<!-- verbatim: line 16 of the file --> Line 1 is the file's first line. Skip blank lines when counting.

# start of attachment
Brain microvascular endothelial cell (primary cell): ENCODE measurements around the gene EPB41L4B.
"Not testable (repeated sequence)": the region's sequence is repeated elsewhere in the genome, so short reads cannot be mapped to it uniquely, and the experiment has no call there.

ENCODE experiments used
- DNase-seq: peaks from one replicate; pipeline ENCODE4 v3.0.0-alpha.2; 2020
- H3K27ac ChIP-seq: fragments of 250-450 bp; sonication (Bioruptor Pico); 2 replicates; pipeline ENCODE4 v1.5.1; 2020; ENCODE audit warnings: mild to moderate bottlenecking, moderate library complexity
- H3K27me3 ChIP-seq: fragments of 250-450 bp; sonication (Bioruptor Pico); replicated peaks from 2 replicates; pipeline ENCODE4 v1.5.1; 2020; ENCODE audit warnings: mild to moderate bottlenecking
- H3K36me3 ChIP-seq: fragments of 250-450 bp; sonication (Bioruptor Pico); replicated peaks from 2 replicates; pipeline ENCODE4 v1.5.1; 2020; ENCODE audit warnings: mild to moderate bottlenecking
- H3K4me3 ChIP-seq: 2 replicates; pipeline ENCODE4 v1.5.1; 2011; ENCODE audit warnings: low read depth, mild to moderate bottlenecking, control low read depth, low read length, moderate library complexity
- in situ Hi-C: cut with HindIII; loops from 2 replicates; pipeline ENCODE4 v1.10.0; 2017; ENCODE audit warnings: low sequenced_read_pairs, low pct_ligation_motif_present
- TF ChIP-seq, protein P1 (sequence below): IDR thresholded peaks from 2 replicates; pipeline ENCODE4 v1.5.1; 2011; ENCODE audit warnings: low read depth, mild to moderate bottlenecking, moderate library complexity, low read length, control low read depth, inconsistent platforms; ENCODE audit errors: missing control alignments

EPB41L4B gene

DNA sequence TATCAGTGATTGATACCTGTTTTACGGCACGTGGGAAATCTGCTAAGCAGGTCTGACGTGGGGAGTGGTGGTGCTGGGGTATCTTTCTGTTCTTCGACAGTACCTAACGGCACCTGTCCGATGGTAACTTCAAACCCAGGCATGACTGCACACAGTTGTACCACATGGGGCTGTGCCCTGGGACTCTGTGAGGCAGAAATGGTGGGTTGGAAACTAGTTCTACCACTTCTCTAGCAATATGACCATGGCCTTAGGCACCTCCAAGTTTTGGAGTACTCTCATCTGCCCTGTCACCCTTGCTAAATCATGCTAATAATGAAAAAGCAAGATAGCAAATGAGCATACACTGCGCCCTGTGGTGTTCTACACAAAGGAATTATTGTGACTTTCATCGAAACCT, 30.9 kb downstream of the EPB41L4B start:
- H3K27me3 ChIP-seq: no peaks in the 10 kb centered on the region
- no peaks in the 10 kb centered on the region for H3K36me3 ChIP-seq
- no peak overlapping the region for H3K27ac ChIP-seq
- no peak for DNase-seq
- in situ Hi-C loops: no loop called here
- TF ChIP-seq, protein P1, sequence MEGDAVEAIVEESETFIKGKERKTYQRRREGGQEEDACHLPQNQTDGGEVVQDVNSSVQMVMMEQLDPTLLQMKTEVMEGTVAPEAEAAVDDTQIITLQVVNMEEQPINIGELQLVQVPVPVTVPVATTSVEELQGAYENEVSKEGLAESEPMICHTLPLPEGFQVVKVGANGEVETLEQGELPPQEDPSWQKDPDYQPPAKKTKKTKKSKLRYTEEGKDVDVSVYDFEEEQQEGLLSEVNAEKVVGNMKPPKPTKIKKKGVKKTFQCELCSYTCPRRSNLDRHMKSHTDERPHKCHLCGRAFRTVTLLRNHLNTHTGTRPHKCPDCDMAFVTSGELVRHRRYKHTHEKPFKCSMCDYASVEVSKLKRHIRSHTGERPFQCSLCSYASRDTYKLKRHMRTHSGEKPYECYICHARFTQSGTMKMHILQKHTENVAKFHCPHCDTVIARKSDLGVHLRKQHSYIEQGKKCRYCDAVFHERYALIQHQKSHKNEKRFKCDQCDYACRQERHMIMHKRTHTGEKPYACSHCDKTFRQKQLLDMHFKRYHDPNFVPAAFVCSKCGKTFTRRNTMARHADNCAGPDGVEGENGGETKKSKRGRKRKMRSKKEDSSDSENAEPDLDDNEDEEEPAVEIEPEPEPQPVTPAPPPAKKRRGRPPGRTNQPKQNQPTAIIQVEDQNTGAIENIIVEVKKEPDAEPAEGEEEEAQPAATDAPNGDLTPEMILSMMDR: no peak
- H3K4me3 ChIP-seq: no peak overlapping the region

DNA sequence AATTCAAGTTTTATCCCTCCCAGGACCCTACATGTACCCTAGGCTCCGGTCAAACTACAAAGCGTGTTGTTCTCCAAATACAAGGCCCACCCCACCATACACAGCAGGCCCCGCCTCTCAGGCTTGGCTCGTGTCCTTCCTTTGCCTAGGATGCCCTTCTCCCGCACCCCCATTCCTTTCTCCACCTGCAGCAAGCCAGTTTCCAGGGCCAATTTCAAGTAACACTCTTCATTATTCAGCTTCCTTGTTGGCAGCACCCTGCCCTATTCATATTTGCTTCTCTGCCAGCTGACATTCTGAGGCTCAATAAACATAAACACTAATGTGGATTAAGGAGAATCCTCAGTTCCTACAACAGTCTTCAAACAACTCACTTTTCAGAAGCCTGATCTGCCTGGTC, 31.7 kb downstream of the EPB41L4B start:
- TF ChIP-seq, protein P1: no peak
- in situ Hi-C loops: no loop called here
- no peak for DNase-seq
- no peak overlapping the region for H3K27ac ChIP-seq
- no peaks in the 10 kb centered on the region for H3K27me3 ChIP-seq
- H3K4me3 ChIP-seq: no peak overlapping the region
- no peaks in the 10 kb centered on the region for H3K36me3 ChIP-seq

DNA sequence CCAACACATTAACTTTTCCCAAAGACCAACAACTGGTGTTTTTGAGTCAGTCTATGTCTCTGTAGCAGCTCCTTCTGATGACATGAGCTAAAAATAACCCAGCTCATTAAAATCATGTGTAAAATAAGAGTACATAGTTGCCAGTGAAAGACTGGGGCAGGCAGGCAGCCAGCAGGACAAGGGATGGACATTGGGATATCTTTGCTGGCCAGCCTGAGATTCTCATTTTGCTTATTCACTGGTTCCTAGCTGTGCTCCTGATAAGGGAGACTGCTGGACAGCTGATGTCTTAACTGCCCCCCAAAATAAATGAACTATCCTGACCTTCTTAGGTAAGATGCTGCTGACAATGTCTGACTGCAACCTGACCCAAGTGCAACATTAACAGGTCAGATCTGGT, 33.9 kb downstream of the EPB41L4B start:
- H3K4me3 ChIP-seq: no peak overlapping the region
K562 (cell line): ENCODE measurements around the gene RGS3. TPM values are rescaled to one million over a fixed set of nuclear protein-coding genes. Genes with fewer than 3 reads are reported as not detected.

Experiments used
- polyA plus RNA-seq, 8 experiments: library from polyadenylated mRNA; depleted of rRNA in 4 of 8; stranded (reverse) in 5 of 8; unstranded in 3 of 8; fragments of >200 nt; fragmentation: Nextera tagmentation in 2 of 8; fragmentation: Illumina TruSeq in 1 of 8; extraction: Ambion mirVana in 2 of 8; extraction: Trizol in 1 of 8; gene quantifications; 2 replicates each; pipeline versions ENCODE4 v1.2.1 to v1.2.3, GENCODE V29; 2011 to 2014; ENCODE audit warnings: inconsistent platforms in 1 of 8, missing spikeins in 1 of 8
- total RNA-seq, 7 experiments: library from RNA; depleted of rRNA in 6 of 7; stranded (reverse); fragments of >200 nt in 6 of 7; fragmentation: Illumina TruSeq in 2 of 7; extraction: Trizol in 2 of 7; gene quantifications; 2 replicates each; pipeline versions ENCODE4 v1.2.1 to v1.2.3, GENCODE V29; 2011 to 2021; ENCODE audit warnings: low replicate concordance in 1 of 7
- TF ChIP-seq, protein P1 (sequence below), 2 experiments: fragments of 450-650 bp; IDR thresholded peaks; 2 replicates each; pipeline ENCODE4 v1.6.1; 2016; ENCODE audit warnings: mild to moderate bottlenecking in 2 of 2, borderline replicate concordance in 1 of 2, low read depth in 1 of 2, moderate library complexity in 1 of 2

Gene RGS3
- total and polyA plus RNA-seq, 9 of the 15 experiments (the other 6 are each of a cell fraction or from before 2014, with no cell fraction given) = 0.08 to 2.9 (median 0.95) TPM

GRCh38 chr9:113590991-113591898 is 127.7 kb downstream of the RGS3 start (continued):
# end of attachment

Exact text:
- no peak for DNase-seq